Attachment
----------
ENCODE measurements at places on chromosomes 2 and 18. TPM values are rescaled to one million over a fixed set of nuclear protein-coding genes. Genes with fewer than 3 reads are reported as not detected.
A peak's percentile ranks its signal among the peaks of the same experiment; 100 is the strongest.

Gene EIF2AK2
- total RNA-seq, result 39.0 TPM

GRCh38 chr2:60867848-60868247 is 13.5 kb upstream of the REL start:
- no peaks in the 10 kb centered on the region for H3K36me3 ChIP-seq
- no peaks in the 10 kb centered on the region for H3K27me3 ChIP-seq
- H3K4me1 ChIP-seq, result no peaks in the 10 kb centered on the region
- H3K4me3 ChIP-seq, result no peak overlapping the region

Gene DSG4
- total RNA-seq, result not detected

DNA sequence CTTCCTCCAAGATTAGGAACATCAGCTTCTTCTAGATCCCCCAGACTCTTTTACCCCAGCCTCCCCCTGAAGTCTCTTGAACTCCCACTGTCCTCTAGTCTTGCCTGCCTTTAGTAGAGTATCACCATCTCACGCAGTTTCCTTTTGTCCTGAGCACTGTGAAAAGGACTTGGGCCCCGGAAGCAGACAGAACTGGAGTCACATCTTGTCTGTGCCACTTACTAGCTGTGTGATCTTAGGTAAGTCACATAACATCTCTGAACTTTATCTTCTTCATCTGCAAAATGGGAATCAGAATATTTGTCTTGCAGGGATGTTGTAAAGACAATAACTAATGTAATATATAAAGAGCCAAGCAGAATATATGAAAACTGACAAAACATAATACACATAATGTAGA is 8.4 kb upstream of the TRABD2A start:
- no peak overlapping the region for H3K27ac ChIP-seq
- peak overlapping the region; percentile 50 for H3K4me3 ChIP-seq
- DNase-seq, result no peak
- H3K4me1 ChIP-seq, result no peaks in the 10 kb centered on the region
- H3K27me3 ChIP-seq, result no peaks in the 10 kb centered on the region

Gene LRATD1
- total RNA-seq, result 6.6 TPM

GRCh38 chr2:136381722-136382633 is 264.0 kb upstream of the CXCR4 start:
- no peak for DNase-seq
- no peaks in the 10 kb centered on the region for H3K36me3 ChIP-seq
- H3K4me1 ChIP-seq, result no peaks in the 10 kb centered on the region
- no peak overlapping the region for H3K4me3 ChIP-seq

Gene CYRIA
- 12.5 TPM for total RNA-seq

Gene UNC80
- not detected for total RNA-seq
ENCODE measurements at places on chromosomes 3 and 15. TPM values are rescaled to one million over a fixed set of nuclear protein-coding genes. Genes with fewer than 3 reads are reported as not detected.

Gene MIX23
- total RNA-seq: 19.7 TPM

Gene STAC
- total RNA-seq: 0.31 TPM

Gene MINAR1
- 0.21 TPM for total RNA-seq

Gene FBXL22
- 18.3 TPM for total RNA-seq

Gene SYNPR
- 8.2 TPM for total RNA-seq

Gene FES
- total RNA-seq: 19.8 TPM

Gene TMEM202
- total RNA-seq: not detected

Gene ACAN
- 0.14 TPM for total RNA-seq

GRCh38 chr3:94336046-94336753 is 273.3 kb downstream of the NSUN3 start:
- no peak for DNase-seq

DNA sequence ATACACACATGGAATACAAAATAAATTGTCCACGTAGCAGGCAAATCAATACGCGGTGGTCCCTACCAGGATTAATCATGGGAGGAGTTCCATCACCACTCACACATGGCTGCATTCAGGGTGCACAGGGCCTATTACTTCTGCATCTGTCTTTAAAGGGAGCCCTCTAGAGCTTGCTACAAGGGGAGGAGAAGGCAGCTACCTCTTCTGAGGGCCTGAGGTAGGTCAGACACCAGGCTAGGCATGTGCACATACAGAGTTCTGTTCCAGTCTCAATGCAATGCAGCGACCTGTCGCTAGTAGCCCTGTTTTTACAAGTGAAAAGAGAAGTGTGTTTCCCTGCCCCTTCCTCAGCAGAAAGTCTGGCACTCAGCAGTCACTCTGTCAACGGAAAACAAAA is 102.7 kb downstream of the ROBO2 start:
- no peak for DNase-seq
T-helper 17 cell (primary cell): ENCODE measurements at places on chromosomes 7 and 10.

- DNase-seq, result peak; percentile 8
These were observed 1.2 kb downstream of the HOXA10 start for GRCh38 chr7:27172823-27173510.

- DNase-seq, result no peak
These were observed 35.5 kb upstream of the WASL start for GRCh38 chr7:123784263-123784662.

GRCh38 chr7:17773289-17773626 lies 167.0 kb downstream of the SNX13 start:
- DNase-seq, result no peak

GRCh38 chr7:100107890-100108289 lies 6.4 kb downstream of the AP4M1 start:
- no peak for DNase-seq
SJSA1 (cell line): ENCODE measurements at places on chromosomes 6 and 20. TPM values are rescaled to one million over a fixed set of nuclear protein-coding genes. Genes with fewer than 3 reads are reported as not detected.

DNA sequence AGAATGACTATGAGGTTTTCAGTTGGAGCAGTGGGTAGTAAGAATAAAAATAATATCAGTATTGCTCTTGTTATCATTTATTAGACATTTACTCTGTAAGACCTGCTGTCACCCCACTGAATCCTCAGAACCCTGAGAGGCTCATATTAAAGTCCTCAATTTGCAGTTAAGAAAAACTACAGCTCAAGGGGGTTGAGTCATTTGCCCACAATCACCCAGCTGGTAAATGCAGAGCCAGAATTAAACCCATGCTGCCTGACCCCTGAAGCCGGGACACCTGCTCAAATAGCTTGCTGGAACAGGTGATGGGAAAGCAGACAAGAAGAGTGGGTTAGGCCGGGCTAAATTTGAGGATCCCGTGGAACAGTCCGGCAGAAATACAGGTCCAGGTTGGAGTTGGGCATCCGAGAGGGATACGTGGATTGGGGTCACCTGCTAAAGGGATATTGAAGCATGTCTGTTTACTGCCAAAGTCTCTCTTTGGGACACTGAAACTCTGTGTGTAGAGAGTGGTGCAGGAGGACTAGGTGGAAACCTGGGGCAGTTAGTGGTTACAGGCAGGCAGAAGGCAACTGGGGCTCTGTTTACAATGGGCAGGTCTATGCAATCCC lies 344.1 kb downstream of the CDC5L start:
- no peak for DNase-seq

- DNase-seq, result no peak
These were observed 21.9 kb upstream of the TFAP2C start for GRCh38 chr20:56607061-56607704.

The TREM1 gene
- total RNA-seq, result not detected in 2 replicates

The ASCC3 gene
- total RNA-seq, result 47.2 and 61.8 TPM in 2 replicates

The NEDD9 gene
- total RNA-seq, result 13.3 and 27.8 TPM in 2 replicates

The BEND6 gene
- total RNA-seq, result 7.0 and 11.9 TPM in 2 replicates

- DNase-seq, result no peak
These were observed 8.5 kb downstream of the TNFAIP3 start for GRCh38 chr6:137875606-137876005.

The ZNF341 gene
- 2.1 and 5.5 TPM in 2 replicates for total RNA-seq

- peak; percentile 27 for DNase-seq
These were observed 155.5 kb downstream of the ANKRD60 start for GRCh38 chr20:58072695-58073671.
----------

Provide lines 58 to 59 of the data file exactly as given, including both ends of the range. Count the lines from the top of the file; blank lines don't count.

- no peak for DNase-seq
SJSA1 (cell line): ENCODE measurements at places on chromosomes 6 and 20. TPM values are rescaled to one million over a fixed set of nuclear protein-coding genes. Genes with fewer than 3 reads are reported as not detected.